Over the past years, Pacific Island countries have made significant strides in addressing domestic violence through comprehensive legal frameworks. Enacted laws not only criminalize domestic violence but also establish protection systems for survivors, contributing to changing societal mindsets and empowering victims.
Jacqui Berrell, Communications Advisor at the South Pacific Community, brought to the media’s attention the Pacific Leaders Gender Equality Declaration at the side of the Pacific Islands Leaders Forum Meeting at a workshop for journalists. Commending collaborative efforts, she emphasized the declaration’s purpose, announced over a decade ago in 2012, to elevate the status of women in the Pacific and foster their active participation in economic, political, and social life.
“We commend PIFS and all the CROP Agencies and partners and all member countries for their efforts in making this happen. As evidence tells us, gender inequality is the primary cause of violence against women and girls. An issue that is endemic in the Pacific. We have about two in three women encountering violence from an intimate partner, twice the global average. Pacific Leaders have indicated strong interest in reducing these levels of violence. If we can shift mindsets to encourage more protection of family love and care of family, peaceful villages and communities and have people reject violence against women and children then this declaration along with the 2050 Strategy and its implementation plan being discussed this week, will help us move forward and more close to reducing and hopefully eliminating family violence”, Jacqui said.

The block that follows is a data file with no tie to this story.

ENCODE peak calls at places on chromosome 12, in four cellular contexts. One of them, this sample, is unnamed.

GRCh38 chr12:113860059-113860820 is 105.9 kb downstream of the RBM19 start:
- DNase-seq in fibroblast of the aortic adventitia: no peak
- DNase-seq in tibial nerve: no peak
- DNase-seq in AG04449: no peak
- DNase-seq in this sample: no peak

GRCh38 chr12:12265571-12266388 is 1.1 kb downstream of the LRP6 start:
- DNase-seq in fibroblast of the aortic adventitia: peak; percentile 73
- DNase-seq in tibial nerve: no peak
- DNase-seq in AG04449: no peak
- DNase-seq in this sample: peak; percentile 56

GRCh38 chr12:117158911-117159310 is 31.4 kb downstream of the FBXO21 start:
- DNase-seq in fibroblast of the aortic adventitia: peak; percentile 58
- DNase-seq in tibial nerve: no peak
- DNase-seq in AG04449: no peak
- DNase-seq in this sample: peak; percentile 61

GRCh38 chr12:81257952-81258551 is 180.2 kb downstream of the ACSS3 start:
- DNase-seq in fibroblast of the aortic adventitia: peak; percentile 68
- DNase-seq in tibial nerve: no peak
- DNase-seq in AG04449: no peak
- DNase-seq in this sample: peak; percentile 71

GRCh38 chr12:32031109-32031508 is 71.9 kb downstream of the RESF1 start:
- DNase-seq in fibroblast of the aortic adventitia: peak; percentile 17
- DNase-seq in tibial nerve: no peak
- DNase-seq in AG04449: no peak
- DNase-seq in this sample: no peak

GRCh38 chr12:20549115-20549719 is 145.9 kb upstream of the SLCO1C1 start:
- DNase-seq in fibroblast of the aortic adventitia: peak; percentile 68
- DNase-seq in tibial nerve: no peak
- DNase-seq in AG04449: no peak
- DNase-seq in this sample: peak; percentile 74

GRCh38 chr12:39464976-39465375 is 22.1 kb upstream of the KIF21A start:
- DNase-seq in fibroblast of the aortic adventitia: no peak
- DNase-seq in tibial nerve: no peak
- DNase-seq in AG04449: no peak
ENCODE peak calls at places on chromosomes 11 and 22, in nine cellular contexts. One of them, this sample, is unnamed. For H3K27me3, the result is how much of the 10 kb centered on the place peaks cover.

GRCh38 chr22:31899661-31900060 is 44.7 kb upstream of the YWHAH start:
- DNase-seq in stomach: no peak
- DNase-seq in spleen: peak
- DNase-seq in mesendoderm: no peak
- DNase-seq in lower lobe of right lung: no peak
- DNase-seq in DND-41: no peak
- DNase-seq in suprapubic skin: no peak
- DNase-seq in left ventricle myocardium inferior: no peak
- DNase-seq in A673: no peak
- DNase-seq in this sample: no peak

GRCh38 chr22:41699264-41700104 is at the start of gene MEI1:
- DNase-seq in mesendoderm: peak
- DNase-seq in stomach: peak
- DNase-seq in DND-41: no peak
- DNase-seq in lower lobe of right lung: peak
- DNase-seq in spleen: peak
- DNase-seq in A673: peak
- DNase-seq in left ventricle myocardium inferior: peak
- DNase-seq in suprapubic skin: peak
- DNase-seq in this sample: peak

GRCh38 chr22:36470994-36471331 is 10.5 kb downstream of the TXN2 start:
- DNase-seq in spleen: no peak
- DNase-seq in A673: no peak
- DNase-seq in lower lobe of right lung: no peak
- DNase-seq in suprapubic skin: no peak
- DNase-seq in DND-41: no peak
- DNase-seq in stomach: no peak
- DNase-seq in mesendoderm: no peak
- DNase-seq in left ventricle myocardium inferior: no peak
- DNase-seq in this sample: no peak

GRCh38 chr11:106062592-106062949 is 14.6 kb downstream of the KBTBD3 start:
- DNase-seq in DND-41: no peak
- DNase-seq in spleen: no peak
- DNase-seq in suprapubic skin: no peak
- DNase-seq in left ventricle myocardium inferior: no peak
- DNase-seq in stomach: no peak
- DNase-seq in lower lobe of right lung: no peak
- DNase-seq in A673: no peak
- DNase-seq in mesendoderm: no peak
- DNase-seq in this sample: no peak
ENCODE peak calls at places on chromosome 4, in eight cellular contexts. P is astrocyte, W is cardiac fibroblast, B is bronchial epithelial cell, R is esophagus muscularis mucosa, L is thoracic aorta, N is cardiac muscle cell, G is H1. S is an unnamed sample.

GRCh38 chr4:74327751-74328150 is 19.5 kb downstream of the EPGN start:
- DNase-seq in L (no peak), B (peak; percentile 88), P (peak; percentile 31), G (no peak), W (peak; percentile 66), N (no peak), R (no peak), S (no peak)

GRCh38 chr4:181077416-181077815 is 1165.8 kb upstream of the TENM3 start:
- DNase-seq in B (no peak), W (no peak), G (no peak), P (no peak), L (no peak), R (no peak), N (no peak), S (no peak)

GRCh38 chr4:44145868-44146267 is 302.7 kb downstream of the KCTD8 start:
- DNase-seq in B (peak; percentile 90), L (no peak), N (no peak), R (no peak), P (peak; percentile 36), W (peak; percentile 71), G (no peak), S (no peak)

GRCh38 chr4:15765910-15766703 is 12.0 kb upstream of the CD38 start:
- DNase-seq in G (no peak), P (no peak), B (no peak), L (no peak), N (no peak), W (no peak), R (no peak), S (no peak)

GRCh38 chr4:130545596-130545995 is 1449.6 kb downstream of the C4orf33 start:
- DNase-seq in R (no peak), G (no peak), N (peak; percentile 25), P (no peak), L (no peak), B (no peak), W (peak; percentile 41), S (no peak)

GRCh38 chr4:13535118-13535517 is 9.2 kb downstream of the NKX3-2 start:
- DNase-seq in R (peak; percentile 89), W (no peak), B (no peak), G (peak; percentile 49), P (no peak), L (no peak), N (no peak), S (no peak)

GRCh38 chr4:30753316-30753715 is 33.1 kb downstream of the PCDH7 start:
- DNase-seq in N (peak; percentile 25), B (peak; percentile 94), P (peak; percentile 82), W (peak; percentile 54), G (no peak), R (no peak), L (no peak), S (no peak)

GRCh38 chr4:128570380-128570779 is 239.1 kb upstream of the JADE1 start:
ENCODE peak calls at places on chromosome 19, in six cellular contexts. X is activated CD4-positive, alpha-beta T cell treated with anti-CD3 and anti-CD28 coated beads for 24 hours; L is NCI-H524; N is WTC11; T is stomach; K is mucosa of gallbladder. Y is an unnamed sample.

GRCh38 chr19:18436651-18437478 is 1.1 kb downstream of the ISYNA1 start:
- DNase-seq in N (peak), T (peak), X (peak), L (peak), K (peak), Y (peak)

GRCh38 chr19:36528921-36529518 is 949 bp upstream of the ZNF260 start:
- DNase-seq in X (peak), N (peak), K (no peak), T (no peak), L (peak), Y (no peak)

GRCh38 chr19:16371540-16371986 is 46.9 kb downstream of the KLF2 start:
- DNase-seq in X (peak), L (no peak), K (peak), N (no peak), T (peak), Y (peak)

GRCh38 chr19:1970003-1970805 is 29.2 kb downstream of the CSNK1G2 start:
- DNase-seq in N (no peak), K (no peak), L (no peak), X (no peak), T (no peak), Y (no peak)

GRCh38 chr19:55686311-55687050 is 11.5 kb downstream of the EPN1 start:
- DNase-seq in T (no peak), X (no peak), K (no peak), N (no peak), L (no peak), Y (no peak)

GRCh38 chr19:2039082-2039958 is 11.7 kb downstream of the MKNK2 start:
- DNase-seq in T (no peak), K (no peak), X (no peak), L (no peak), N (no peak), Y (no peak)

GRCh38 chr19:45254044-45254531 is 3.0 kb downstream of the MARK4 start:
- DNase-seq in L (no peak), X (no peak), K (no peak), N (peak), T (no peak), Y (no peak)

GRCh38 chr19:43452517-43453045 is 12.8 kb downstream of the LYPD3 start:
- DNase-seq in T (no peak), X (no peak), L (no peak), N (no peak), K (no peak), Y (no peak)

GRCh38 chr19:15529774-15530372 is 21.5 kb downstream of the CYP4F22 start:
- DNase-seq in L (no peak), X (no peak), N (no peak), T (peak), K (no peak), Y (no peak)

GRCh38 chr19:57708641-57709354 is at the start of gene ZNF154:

At the conclusion of the Forum Meeting, leaders expressed ongoing concern over the persistently slow progress in achieving gender equality in the region, despite increased support at both regional and national levels. They identified structural and underlying social, cultural, institutional, and economic barriers as significant obstacles negatively impacting the lives of women and girls.
Against this backdrop, leaders reiterated their dedication to advancing gender equality in the region, recognizing the shared responsibility and importance of both men and women in realizing the Leaders 2050 vision. The endorsement of the revitalized Pacific Leaders Gender Equality Declaration marked a pivotal moment in their commitment to overcoming obstacles and fostering a more equitable future for all.
The next Pacific Islands Forum Leaders Meeting will be held in Tonga in August 2024.